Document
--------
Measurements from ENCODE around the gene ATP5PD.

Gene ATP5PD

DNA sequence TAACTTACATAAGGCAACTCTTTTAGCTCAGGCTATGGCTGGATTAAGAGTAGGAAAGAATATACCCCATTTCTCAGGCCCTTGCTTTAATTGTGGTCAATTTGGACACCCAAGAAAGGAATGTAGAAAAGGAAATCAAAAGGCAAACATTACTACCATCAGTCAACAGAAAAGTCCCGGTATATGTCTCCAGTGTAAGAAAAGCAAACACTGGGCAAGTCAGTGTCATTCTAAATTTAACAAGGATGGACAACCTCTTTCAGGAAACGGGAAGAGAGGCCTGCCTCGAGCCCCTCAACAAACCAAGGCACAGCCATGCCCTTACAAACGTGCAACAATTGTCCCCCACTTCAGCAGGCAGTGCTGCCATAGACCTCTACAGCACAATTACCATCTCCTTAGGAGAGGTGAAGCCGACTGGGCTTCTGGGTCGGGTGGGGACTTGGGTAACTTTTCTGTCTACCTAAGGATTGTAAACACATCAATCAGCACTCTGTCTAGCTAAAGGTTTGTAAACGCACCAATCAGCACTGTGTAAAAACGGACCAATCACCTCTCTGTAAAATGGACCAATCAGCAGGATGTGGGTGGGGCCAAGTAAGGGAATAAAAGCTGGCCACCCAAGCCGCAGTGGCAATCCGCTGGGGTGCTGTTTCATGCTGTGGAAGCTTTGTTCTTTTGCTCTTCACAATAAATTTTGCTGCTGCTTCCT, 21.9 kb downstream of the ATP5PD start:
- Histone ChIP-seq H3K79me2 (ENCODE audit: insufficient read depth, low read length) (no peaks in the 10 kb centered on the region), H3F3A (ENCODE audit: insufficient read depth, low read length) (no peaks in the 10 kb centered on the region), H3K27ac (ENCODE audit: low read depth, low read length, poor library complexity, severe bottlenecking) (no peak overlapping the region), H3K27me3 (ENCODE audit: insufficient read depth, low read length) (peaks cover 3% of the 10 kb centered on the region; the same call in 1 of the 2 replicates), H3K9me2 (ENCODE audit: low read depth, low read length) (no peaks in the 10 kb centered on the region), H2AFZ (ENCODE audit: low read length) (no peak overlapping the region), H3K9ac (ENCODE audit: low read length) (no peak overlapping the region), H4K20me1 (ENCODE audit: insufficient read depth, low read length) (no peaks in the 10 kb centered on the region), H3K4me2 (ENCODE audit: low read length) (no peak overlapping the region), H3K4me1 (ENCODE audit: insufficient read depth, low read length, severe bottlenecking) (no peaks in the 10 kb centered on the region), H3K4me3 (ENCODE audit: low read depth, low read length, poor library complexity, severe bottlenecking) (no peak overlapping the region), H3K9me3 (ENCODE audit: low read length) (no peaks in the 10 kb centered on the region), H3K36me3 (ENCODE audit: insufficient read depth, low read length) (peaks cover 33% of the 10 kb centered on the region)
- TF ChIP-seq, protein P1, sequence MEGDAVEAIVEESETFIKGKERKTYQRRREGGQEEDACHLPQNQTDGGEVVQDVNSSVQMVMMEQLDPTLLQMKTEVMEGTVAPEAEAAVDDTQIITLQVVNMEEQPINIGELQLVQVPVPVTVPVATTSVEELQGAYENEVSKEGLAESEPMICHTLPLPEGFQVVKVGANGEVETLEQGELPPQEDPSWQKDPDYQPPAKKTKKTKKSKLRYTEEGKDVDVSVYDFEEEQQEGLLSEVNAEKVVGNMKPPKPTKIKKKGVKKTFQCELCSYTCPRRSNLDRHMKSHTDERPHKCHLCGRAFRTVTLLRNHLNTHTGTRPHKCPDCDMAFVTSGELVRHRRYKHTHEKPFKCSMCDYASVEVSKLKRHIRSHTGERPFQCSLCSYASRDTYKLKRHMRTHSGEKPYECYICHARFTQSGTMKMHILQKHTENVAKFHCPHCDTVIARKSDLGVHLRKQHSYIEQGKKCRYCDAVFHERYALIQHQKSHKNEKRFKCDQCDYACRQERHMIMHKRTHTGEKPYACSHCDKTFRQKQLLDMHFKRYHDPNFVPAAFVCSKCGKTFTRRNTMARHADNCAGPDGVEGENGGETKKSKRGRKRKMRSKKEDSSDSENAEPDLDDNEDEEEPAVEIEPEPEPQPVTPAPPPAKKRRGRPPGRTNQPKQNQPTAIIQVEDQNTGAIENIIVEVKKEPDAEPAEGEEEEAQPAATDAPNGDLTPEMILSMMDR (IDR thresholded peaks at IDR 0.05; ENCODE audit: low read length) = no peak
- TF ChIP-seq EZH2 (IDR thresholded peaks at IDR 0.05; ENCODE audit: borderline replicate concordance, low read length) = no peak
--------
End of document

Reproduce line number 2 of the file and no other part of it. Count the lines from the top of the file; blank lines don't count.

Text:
Gene ATP5PD